When considering classical Christian education, one of the first questions often asked is, “Why do you teach Latin?” Commitment to teaching the classical languages of Latin and Greek is one of the key distinctives of the classical approach. In the book Repairing the Ruins, Douglas Wilson offers five reasons why students will benefit from learning Latin.
- Latin teaches us about English, providing a solid basis for vocabulary acquisition and recognition. Approximately 50% of the English language stems from Latin vocabulary. It has also been said that the best way to learn English grammar is to learn Latin.
- Latin provides a solid foundation from which to study all other languages. In addition to underlying the vocabulary and grammar of all of the Romance languages (e.g. French, Spanish, Italian, Romanian, Portugese), Latin helps in learning other inflected languages such as German and Russian.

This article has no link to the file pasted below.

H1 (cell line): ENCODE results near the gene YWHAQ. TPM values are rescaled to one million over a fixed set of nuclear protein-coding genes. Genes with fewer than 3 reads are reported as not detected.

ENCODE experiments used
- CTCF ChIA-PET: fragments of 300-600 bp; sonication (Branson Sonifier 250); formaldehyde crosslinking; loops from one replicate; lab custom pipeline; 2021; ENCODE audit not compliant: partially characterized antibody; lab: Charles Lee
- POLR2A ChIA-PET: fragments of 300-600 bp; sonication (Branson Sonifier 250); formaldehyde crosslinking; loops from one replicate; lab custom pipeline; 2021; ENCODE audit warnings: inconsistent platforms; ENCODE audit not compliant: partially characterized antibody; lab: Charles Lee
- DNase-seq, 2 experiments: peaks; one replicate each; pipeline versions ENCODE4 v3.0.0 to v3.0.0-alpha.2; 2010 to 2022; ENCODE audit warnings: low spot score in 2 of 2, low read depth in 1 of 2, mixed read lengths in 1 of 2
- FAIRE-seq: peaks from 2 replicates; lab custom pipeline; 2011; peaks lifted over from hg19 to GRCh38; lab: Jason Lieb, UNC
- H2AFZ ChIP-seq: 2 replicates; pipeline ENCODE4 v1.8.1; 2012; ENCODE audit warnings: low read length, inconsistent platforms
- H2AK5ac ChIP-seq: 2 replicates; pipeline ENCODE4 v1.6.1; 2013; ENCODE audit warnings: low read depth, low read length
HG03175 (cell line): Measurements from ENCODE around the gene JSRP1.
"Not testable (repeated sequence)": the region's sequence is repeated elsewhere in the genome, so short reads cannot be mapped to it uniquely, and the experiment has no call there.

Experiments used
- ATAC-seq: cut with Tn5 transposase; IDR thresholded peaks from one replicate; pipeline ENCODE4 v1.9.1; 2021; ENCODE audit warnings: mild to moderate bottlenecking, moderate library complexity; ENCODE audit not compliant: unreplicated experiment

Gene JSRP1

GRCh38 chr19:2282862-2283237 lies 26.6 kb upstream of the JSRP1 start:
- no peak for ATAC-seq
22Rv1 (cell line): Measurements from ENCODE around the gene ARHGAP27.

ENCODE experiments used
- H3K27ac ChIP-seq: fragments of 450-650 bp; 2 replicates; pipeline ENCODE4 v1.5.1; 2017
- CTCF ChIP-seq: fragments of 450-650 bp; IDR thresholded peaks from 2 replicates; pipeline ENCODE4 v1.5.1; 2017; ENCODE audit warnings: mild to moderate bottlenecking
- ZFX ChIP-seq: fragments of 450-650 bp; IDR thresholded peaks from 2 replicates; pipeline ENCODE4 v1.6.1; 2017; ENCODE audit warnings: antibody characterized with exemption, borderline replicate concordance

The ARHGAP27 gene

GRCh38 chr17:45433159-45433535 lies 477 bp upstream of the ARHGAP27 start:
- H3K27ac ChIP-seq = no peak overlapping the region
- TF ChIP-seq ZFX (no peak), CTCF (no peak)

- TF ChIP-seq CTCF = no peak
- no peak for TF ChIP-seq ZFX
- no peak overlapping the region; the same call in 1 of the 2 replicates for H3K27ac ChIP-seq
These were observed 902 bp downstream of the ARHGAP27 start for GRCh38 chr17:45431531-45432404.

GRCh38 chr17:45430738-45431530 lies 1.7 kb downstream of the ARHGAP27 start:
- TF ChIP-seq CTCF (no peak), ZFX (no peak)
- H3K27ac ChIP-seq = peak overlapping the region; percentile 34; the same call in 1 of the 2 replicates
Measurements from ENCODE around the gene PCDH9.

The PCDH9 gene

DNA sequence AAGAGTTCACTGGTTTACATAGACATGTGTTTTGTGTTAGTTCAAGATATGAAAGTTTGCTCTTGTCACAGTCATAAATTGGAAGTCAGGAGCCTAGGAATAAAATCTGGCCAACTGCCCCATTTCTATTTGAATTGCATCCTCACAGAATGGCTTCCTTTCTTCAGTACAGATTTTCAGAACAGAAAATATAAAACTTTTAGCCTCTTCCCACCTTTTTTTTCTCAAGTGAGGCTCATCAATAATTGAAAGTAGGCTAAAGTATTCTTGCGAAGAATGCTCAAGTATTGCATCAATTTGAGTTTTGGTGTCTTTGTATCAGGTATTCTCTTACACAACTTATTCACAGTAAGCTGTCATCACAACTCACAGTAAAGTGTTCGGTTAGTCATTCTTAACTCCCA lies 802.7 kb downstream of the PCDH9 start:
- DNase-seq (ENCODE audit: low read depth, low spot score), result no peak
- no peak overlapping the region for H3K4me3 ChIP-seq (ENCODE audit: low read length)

- Latin gives students a greater appreciation of literature. Great literature is steeped in classical allusions. Students of Latin and Latin literature will be able to recognize such references and expand both their understanding and appreciation of such works.
- Latin studies help students become culturally literate. For example, the history behind the office of senator, the meaning of the phrase “et cetera,” architectural principles, contellations and many other elements of our society are all derivatives of Roman (i.e. Latin) culture.
- Finally, and perhaps most importantly, Latin trains students how to think in that it requires students to use the tools of the Trivium to master the language. Grammar is needed when learning declensions, tenses, and vocabulary. Logic is necessary in understanding how each element of the Latin grammar works together to convey the most accurate meaning. Rhetoric is used in the full translation and comprehension of Latin pieces of literature. Latin’s rigor teaches students mental discipline and logical thinking. It even introduces students to the essentials of the scientitic method- observation, comparison and generalization.